Asheville, North Carolina, has long been a hidden gem in the hills of Appalachia, garnering the affections of a slew of famed folks, from tycoons like Vanderbilt to artists like Fitzgerald. But the Depression left Asheville in a storied slump; the city struggled with decades of debt, dampening its industry and tourism, its storefronts and cityscape waning into near dilapidation. Despite those decades of gloom, recent years have found Asheville not just succeeding, but flourishing. Those battered buildings were refurbished and converted into history-rich shops and restaurants that still boast the archival imprints of bygone eras, and paired with the scenic backgrounds of the Blue Ridge, Asheville is now one of the most picturesque whistle-stops in the South. But she’s not just a pretty face; this little city has the eats, arts, and brews to woo even the most stalwart sightseer.
- Sip, Sup, and Savor at South Slope South Slope’s Buxton Hall Barbecue is a newcomer to the local barbecue scene, but already a favoriteAsheville became the unofficial East Coast capital of the burgeoning beer world some time ago, and it’s at South Slope that she stakes her claim. The crisscrossed and jumbled streets just south of downtown are home to some of the city’s best breweries, including a recently expanded Green Man, local favorite Burial Beer Co., and the sour sister to Wicked Weed, the Funkatorium.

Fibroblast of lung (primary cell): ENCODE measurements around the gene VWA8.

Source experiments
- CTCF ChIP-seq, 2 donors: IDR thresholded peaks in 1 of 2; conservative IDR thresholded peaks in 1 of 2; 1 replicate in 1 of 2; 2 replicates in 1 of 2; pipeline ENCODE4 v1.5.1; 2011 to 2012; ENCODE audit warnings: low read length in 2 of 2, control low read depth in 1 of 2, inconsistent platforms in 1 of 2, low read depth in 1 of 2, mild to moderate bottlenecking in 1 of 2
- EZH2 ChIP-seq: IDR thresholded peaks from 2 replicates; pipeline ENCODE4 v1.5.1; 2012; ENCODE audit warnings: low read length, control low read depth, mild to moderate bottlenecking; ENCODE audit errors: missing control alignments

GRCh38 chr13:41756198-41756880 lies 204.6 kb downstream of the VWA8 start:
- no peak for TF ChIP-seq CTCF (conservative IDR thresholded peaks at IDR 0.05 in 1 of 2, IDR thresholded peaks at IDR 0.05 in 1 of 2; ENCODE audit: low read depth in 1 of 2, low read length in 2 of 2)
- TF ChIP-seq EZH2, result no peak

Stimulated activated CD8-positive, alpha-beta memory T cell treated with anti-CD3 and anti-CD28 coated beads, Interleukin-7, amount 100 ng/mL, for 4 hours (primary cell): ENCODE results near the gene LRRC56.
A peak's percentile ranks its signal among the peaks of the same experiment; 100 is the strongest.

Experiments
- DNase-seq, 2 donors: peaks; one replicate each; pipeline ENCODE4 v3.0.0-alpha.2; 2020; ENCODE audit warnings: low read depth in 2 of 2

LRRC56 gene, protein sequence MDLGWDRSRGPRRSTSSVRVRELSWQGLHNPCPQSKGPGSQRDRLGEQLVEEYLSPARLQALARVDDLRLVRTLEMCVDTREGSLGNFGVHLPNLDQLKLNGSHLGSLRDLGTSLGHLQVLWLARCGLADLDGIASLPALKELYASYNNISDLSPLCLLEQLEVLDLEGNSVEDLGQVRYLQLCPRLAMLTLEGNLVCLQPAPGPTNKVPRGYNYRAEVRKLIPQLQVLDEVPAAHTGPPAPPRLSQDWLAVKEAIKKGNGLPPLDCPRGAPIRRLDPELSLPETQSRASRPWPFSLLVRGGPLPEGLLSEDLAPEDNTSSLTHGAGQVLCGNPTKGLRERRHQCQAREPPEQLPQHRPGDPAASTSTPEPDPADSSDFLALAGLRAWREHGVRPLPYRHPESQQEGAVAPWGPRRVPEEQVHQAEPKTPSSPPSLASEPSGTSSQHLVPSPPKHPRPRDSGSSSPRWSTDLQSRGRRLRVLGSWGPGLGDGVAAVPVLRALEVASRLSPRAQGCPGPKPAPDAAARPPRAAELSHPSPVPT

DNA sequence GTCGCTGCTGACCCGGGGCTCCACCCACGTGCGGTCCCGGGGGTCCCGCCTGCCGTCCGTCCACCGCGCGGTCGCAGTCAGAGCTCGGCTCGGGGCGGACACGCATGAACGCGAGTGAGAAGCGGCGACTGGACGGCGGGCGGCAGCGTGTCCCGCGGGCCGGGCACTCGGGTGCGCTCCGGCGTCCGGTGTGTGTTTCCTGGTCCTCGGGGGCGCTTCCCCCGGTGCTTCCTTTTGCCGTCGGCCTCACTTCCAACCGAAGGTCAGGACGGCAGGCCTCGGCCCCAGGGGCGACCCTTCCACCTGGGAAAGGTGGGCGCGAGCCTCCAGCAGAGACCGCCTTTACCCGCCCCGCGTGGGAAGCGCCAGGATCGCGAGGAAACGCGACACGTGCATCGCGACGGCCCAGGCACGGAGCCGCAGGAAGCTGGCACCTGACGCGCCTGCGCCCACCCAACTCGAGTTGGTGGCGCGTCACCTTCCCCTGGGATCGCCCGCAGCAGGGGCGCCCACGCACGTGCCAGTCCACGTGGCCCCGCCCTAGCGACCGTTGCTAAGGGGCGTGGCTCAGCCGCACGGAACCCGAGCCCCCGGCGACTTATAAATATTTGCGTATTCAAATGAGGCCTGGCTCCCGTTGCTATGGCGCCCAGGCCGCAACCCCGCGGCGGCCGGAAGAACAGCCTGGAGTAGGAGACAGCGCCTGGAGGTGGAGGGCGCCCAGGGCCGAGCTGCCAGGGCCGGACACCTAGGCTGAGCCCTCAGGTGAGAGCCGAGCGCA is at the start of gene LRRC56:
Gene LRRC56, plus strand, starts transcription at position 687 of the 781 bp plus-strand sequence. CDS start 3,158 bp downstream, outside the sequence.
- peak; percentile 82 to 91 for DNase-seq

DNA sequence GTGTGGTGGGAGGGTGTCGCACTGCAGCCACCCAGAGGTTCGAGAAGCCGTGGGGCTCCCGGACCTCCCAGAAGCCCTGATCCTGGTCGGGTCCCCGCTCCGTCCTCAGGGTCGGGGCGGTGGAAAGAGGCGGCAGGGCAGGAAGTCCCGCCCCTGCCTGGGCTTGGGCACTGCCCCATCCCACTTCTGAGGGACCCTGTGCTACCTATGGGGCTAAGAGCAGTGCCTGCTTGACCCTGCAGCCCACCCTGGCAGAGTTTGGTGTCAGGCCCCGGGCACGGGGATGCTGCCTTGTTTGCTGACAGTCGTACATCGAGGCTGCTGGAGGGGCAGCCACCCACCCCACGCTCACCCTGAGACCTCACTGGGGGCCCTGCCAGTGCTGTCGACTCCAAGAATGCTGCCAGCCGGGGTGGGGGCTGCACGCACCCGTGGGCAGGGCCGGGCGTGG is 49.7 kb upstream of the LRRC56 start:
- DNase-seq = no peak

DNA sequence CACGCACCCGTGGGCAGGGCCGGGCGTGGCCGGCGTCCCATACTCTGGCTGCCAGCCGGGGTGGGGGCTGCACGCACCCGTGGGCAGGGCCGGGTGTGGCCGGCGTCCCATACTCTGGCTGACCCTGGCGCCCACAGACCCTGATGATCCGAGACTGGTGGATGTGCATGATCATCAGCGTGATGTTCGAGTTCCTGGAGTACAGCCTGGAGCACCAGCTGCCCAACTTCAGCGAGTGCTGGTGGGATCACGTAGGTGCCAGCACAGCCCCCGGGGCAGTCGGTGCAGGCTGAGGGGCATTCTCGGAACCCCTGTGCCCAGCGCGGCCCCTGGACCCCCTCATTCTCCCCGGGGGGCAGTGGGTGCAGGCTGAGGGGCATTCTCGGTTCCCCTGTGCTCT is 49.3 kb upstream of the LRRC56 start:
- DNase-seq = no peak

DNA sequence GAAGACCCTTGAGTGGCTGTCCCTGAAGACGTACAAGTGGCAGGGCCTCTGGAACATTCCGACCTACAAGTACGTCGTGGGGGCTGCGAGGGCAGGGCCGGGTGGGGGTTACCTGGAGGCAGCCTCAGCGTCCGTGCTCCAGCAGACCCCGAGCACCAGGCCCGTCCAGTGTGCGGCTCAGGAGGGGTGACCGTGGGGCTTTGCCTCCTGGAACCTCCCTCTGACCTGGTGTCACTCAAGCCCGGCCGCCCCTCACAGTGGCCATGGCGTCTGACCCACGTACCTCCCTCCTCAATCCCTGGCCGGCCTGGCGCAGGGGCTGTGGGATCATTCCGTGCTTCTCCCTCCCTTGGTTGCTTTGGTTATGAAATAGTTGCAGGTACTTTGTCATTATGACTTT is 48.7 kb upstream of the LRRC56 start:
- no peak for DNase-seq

But if you’re really looking to savor South Slope like a certified local, take a jaunt through the Banks Avenue trifecta. Clamber up to the peak of the street and satiate that appetite you’ve worked up with a trip to Buxton Hall Barbecue. Here you’ll find Asheville’s unique blend of hip and historic as you fill up on locally-sourced barbecue prepared slow and low and take in the white-washed walls emblazoned with the flaking murals of a ’30’s era skating rink. Once you’ve gorged on the porcine pleasures at Buxton, waddle your way next door to Catawba Brewing. Pony up to the bar and grab a locally-bred brew, and then settle in for some live entertainment: more nights than not, Catawba provides guests with the banjo-pickin’ and fiddle-fingerin’ of some mountain-bound musicians. Once you’ve made room for dessert, just traipse one more door down to Vortex Doughnuts and feast upon fantastical and regionally-themed sweets (our recommendation: Salted Carmel Bacon, topped with local Chop Shop Butchery smoked bacon).